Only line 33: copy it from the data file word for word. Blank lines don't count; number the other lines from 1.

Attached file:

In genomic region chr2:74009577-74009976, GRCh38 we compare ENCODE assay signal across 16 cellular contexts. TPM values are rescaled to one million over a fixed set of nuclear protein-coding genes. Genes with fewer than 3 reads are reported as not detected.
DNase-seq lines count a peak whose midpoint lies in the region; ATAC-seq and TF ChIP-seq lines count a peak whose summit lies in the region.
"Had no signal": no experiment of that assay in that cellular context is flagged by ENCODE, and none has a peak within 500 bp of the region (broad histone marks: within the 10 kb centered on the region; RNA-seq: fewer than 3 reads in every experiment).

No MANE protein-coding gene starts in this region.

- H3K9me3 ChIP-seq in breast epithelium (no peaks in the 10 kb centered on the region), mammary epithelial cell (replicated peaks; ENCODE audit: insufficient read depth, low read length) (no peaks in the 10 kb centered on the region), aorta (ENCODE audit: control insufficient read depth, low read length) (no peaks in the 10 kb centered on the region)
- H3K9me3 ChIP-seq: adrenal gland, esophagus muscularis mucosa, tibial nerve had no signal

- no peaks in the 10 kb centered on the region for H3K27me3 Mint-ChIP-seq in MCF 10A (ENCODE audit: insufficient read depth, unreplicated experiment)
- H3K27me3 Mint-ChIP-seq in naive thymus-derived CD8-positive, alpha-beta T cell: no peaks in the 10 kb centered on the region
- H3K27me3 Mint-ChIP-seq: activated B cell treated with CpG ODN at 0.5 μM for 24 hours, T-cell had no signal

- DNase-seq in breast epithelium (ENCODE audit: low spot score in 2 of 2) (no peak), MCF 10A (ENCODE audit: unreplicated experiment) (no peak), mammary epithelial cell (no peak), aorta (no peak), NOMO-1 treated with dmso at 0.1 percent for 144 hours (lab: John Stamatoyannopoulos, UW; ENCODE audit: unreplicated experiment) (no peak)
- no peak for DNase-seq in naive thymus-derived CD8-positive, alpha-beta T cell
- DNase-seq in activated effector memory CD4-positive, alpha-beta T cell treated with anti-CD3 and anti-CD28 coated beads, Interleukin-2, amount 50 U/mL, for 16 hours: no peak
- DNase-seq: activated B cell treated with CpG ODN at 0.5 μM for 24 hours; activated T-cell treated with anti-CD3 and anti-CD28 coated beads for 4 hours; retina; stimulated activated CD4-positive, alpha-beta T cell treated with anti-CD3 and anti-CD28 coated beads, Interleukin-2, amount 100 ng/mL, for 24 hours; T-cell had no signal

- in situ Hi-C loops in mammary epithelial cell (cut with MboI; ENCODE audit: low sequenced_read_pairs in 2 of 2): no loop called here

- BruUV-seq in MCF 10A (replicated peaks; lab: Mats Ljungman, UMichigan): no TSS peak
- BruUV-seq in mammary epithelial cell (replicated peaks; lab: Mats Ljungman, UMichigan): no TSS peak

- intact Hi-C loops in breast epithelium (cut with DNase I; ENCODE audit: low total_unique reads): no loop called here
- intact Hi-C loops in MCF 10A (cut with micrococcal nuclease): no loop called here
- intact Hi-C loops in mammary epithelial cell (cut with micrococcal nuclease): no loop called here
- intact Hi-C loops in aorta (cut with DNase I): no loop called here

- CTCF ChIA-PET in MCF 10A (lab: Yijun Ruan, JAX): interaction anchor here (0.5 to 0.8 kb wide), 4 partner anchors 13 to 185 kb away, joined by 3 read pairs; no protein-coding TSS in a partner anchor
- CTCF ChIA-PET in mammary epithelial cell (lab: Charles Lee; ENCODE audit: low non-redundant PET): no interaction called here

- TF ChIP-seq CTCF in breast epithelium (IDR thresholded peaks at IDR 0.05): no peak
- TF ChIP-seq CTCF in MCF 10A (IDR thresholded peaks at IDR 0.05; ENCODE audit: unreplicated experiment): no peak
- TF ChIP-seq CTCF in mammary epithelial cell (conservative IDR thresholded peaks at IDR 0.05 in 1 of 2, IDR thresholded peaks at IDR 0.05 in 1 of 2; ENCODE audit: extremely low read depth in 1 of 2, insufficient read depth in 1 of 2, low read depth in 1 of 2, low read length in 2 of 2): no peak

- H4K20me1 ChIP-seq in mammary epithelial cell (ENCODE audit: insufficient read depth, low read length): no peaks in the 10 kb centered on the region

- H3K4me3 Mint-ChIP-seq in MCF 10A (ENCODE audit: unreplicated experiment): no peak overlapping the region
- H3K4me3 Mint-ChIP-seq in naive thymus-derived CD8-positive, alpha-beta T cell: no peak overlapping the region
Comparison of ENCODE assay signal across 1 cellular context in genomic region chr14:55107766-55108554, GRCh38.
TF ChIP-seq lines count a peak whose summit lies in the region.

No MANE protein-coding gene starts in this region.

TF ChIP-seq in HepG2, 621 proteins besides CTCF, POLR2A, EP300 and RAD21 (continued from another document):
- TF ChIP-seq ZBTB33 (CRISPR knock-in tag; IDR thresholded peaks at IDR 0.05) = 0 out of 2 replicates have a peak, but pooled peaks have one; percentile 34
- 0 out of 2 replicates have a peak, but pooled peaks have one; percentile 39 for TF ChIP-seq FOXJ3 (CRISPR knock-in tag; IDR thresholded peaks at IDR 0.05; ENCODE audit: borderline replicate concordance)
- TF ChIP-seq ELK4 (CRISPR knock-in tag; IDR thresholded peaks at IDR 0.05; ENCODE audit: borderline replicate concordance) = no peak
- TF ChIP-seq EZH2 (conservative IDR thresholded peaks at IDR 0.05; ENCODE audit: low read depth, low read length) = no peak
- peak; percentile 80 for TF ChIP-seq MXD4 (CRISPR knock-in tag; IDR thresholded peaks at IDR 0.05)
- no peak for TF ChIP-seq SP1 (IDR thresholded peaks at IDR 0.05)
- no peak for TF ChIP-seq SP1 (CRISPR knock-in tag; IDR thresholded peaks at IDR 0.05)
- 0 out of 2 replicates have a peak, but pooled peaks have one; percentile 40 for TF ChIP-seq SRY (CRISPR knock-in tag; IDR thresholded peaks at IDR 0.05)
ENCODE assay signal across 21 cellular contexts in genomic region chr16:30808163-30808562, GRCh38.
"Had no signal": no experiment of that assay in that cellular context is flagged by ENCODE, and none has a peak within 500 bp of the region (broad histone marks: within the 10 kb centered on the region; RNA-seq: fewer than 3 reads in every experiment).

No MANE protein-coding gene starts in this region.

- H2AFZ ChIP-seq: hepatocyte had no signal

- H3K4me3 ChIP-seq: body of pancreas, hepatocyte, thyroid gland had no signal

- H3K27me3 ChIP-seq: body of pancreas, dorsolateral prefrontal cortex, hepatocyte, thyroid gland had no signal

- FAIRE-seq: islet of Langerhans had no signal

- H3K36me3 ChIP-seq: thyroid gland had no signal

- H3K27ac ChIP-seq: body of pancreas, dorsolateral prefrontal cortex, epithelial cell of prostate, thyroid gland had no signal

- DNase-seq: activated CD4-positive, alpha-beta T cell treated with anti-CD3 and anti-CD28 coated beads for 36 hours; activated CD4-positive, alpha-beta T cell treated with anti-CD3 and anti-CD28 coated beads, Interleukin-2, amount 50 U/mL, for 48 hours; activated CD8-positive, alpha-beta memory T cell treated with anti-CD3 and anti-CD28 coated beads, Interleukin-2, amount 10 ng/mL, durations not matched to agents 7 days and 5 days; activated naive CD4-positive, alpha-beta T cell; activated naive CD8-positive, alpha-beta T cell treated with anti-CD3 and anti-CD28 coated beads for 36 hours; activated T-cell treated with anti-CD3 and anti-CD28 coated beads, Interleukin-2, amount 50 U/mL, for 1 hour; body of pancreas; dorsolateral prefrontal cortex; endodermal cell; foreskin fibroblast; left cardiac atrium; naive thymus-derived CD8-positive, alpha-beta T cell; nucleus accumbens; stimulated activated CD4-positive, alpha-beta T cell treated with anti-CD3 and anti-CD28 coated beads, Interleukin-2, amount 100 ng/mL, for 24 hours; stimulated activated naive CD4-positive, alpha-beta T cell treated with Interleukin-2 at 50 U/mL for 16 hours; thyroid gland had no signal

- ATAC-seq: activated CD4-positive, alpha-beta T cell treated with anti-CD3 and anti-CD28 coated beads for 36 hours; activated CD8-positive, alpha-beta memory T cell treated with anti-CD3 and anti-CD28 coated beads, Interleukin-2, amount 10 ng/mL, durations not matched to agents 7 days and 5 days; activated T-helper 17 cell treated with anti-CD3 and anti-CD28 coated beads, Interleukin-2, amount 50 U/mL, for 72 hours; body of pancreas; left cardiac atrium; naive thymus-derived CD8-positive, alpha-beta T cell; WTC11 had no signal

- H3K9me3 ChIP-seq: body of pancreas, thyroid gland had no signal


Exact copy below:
- TF ChIP-seq ZBTB33 (CRISPR knock-in tag; IDR thresholded peaks at IDR 0.05) = 0 out of 2 replicates have a peak, but pooled peaks have one; percentile 34